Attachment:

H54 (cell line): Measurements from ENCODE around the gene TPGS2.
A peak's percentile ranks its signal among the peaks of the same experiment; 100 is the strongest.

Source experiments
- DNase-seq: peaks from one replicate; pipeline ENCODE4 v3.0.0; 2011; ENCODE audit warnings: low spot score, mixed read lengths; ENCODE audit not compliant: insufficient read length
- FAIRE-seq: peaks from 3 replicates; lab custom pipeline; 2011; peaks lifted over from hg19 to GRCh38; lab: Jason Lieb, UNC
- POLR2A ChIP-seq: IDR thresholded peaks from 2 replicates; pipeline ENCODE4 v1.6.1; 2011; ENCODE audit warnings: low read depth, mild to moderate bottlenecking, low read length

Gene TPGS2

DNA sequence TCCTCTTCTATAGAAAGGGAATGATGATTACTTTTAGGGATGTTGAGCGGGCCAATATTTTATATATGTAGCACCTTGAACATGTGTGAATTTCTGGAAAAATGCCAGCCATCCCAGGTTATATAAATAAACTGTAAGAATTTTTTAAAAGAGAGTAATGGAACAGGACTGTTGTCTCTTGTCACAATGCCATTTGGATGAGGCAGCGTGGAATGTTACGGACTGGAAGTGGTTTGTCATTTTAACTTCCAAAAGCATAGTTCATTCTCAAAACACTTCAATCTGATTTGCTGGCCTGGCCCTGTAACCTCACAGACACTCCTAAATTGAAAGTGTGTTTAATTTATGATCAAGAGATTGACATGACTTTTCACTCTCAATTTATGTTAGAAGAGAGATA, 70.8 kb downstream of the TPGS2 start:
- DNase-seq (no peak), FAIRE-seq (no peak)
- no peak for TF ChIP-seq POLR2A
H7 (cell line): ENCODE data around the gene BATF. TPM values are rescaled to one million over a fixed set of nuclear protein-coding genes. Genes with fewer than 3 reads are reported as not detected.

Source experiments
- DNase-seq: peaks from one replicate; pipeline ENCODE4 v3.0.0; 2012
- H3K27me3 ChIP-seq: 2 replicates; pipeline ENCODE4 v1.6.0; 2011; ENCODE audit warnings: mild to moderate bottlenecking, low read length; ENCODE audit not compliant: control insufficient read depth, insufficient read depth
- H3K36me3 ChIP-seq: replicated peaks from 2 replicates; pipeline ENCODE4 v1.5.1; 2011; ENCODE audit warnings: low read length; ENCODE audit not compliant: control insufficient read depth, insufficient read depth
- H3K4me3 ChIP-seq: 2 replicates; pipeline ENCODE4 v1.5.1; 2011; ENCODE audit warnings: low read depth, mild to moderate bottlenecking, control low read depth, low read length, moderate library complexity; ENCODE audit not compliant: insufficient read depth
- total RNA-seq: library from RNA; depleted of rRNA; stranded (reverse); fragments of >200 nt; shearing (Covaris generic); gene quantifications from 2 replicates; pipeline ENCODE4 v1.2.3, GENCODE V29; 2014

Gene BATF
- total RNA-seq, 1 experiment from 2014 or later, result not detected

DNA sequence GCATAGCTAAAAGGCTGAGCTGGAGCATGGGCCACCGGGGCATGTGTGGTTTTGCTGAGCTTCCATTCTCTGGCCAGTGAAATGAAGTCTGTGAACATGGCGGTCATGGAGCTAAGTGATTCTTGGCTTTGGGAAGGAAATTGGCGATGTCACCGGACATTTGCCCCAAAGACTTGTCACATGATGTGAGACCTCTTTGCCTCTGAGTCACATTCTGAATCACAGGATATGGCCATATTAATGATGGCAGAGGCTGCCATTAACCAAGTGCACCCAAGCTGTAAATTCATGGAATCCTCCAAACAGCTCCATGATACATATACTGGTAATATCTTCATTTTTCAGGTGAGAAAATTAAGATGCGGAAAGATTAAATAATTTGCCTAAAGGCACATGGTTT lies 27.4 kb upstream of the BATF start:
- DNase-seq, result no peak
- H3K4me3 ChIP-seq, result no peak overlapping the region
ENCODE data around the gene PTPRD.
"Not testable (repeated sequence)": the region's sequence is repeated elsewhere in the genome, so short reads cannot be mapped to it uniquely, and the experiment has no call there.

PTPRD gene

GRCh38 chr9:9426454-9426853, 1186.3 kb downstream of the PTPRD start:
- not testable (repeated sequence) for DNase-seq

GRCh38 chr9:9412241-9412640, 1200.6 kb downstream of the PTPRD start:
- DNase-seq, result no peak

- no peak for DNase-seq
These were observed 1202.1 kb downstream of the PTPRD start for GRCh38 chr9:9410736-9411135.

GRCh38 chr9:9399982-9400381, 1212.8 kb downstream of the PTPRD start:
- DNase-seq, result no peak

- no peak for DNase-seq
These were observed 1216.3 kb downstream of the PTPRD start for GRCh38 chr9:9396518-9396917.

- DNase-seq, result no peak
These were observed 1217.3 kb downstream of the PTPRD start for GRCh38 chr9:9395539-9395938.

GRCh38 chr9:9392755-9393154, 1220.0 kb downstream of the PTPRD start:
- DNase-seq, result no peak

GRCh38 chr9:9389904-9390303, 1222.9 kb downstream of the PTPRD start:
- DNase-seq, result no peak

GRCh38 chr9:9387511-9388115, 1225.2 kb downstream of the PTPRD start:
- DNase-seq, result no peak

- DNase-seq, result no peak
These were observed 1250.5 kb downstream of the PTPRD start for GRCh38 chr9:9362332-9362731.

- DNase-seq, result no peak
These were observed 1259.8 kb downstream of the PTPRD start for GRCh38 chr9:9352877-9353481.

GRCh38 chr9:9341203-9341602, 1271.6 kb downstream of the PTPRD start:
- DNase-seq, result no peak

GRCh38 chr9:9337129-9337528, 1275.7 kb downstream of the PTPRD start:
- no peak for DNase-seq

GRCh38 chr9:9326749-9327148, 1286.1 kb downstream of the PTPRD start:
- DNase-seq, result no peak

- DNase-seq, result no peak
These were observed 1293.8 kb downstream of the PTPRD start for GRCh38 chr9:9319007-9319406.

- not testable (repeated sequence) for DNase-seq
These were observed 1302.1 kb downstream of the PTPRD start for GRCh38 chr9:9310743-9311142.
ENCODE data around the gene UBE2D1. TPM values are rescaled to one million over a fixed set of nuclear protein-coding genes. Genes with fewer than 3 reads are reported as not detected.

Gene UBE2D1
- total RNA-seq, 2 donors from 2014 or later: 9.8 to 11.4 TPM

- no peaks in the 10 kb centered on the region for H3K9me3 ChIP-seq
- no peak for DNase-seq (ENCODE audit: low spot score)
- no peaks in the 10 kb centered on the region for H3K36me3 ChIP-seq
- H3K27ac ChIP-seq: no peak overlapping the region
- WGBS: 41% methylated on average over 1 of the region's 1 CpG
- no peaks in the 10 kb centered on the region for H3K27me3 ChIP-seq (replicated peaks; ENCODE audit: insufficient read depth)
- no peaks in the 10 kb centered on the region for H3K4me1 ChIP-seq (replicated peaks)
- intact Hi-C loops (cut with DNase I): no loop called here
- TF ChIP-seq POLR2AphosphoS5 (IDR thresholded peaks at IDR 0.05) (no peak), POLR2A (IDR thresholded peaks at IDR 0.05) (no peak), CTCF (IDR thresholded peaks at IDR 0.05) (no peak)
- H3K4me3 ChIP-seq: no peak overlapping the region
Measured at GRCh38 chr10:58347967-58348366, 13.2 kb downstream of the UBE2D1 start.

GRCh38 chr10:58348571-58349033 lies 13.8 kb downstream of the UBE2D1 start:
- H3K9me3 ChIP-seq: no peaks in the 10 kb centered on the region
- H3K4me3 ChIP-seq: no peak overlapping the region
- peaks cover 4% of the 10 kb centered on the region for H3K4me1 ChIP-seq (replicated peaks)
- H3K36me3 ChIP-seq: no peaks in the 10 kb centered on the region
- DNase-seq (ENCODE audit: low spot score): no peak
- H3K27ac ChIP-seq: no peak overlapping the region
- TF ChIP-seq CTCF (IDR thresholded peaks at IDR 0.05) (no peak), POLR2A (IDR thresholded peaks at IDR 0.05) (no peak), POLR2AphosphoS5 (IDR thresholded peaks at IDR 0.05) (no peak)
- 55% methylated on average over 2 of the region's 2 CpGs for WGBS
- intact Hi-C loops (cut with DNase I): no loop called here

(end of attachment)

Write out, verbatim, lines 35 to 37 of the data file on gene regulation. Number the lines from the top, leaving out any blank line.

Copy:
These were observed 1216.3 kb downstream of the PTPRD start for GRCh38 chr9:9396518-9396917.

- DNase-seq, result no peak
These were observed 1217.3 kb downstream of the PTPRD start for GRCh38 chr9:9395539-9395938.